Restaurant Development & Design

MAY-JUN 2018

restaurant development + design is a user-driven resource for restaurant professionals charged with building new locations and remodeling existing units.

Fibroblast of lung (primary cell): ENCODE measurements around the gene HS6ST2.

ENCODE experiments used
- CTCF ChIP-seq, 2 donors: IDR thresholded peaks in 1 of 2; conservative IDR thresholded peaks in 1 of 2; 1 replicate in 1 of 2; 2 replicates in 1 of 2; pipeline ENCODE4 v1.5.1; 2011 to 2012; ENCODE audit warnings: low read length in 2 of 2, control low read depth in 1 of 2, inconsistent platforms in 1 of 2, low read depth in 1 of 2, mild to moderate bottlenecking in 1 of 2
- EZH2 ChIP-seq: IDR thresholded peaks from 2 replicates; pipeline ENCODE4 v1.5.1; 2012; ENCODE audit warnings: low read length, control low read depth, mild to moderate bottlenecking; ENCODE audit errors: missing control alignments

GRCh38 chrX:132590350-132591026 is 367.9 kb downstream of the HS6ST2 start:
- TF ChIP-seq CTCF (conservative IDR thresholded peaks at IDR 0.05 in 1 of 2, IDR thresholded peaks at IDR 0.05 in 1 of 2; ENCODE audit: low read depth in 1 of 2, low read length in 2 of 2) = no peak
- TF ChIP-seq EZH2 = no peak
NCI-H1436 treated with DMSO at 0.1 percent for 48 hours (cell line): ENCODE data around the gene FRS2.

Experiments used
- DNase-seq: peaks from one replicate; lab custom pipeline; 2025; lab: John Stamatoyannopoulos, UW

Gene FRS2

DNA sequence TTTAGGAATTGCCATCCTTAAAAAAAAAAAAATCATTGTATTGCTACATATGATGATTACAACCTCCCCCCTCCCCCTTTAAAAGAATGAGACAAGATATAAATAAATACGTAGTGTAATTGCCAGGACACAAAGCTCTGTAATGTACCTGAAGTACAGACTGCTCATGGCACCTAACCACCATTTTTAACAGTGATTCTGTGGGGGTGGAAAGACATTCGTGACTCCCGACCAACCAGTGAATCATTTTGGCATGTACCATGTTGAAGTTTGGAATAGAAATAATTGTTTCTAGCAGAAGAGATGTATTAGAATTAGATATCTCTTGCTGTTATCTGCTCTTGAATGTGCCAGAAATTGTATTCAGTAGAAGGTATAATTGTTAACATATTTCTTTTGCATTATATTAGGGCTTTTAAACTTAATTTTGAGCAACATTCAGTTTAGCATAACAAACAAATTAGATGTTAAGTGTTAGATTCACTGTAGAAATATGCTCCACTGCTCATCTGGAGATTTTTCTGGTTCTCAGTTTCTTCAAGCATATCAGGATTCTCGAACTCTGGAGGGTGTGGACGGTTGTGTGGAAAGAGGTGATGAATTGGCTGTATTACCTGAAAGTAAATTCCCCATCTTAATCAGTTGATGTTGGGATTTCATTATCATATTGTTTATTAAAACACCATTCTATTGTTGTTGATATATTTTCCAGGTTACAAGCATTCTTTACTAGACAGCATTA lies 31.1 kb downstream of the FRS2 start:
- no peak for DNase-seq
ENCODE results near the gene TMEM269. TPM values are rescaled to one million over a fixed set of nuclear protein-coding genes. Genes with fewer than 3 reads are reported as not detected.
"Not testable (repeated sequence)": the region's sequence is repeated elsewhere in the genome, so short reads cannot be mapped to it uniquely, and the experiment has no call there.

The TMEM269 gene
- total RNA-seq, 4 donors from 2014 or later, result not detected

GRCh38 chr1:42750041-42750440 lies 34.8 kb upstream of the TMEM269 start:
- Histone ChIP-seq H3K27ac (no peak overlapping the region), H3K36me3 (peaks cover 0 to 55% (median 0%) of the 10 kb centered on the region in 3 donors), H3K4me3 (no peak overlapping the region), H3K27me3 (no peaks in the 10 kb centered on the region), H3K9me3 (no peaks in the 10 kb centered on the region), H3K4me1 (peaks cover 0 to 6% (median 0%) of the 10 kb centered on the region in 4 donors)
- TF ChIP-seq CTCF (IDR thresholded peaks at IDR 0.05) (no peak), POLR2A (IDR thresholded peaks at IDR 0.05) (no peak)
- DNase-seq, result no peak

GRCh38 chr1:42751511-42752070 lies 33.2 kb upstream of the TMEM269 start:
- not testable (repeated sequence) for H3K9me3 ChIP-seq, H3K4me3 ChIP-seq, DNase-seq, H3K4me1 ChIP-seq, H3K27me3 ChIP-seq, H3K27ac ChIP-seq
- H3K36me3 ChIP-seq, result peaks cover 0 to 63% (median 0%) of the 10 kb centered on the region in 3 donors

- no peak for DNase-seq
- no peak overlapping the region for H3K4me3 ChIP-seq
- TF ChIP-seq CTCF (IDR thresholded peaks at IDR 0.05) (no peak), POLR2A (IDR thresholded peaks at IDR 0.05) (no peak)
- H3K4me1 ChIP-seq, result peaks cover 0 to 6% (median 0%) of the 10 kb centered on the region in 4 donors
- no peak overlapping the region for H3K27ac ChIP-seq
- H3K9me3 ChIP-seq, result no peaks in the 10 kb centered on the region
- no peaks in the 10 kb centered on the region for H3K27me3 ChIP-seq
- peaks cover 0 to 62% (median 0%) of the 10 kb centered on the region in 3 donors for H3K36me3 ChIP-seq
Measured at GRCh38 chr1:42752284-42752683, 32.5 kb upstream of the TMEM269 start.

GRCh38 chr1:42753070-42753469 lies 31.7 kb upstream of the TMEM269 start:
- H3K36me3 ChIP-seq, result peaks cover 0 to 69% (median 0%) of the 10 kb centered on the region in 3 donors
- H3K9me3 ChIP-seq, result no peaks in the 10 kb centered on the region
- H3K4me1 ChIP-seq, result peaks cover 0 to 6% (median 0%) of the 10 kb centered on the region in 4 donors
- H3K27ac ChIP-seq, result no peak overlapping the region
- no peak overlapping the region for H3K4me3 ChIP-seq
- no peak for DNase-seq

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M A Y / J U N E 2 0 1 8 • r e s t a u r a n t d e v e l o p m e n t + d e s i g n • 6 3 able chairs, neutral-colored tables and some greenery, which creates more than enough design to make an outdoor space successful," he says. "When you have beautiful surroundings, let them come to you." Zones and Barriers Cucci is a fan of creating zones, when possible, outside, "otherwise it can feel one-dimensional," he says. And, there's the safety aspect. "People instinctively want to feel safe and like to be by walls and in smaller spaces." He creates zones with elevations and different tables, awnings, umbrellas and planters. Zones, he says, also create a sense of discovery for your guests. Cucci's restaurant Linger, in Denver, has a huge rooftop dining and drinking area that's around 4,000 square feet and has six different zones. Zone 1, near the bar, offers high-top tables. Zone 2 features couches and a great view of the city. Zone 3 is a formal dining area. Zones 4 and 5 are under shade and heated. Zone 6 has an RV that functions as a bar where people can get a drink or wait for a table. An additional advantage of having so many zones is that during slower times Linger can just open some of them and keep other parts of the roof sectioned off. Even in smaller spaces, Cucci is a proponent of zones. At Vital Root, which has just 14 tables, he used planters to divide the area. "It makes it interesting and dynamic, and you can have something between tables that are just two feet apart," he says. Candice Alinovich, a lead designer for The McBride Company in Manches- ter Center, Vt., says you can create zones simply, with material transitions and color, that can make a space feel a bit more intimate. Different flooring materials can also help create zones, as can elements like cabanas. Zones work well but create a fine line to walk because you also need FRENCH OUTDOOR FURNITURE FOR FRESH PROJECTS Outdoor Furniture French Design A Palette of 24 Colors Engineered for the Elements NYDC Suite 414 200 Lexington Avenue, NY

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